In politics there's a general rule that candidates always, regardless of circumstances, talk about their campaign as though they are winning. Which explains why today King County Executive hopeful Ross Hunter kicked out a press release announcing that he banked almost $63,000 in June, the most of any of the Democratic-leaning front-runners.
The total number of donations reported by each candidate to the Secretary of State's office is a little different than the totals listed in Hunter's press release. That's not unusual thanks to late reports. But even with the updated totals (Hunter actually received more than $65,000 in donations in June compared with $55,000 for Dow Constantine, $45,000 for Larry Phillips and $33,000 for Fred Jarrett), Hunter is still the month's big winner. That's only if you don't count Susan Hutchison, of course. She pulled in a cool $70,000.
Still, it's not really a significant victory for any of the Executive front-runners. In the realm of local elections, an extra few thousand dollars might not make much of a difference in the voting booth.So Hunter did indeed win a small victory with just over two months to go until the August Primary. But one thing to remember here is that unlike, say, presidential elections where the biggest fundraiser is almost guaranteed to be the winner, no one in the Executive race is pulling in enough to seriously change the outcome. When you have a multi-million dollar campaign, a big lead means dozens more commercials, air time, newspaper ad space, and banners. In a local race, being $50,000 ahead might mean an additional couple of radio spots and some phone bank time.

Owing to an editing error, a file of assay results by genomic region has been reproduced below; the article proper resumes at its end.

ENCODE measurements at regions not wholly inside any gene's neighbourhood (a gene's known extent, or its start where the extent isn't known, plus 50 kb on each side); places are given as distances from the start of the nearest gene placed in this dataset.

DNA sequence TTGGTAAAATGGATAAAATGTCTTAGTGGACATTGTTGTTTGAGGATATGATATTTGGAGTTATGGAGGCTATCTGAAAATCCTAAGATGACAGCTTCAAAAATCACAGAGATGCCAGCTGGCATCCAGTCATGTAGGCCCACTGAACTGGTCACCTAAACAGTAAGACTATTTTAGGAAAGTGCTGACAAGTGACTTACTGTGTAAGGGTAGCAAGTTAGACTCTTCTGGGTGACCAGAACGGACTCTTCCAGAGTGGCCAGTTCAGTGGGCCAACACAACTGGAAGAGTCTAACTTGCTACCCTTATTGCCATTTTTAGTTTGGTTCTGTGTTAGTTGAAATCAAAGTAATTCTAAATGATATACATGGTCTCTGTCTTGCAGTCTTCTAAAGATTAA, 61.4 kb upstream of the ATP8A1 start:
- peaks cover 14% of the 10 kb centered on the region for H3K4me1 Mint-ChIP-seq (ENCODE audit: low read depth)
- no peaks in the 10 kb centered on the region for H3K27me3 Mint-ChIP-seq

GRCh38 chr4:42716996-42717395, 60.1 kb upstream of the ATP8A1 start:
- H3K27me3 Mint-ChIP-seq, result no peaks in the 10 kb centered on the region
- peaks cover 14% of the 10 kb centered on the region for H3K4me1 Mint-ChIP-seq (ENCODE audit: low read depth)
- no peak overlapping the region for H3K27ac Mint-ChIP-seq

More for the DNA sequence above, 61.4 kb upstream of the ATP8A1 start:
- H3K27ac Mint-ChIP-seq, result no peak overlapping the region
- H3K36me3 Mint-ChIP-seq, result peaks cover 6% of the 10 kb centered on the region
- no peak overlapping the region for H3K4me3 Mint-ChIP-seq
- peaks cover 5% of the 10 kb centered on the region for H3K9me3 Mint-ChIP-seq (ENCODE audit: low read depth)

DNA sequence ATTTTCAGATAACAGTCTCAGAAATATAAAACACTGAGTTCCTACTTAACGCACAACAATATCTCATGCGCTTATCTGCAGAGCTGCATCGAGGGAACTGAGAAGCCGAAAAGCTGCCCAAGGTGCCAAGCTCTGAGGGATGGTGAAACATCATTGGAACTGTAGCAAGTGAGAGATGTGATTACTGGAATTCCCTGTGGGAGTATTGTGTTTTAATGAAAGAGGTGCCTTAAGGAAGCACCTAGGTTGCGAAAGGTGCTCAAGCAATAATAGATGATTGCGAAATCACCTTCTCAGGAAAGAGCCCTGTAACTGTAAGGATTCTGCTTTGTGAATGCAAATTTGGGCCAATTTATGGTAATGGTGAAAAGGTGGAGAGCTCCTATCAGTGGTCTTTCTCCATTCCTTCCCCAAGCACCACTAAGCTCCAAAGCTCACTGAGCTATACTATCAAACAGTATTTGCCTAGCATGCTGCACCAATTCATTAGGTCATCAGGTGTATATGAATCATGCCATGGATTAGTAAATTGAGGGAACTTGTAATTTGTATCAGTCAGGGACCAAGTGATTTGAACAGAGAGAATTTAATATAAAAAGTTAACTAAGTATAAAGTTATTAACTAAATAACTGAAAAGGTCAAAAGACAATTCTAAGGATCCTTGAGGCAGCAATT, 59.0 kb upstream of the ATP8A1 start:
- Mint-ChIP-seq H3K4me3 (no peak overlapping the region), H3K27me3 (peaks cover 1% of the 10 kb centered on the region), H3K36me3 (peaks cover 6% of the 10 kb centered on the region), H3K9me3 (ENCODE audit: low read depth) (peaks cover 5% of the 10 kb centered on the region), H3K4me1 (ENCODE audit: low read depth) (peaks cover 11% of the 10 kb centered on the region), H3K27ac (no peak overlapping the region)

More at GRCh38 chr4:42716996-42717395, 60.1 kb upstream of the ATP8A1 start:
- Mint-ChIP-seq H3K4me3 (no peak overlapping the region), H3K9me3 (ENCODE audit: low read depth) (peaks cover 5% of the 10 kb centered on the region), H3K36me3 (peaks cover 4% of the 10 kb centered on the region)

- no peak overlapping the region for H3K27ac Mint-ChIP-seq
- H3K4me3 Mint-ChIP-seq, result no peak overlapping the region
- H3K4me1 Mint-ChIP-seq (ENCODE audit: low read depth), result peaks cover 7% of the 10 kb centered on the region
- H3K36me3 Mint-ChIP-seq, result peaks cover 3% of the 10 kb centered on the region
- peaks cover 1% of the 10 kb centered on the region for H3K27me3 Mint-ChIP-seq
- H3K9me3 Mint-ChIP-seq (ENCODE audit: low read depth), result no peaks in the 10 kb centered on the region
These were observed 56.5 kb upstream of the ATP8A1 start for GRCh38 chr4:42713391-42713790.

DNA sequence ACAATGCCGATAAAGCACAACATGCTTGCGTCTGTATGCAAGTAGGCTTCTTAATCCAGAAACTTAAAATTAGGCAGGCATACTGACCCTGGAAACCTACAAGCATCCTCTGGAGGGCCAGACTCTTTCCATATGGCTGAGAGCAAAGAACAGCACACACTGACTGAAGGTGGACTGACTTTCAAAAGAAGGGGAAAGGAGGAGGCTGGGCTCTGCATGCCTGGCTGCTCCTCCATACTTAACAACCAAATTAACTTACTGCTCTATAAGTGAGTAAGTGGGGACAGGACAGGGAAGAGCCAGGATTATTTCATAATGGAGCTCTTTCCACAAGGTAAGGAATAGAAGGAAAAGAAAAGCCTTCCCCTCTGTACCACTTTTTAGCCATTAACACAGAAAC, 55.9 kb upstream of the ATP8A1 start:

The money matters, but it's hardly the biggest factor. King 5's last poll shows Hunter in fourth place with only 6 percent of the vote. Hutchison, the only candidate with serious name recognition, takes a whopping 41 percent with Constantine coming in second at 12 percent followed by Phillips at 7 percent. Jarrett came in last at 4 percent. Even if Hunter raises several thousand dollars more than the competition in the next two months, it's going to be very difficult for the Eastsider to overcome Constantine and Phillips' hold on Seattle and Hutchison's likely success among Republicans on his side of the lake.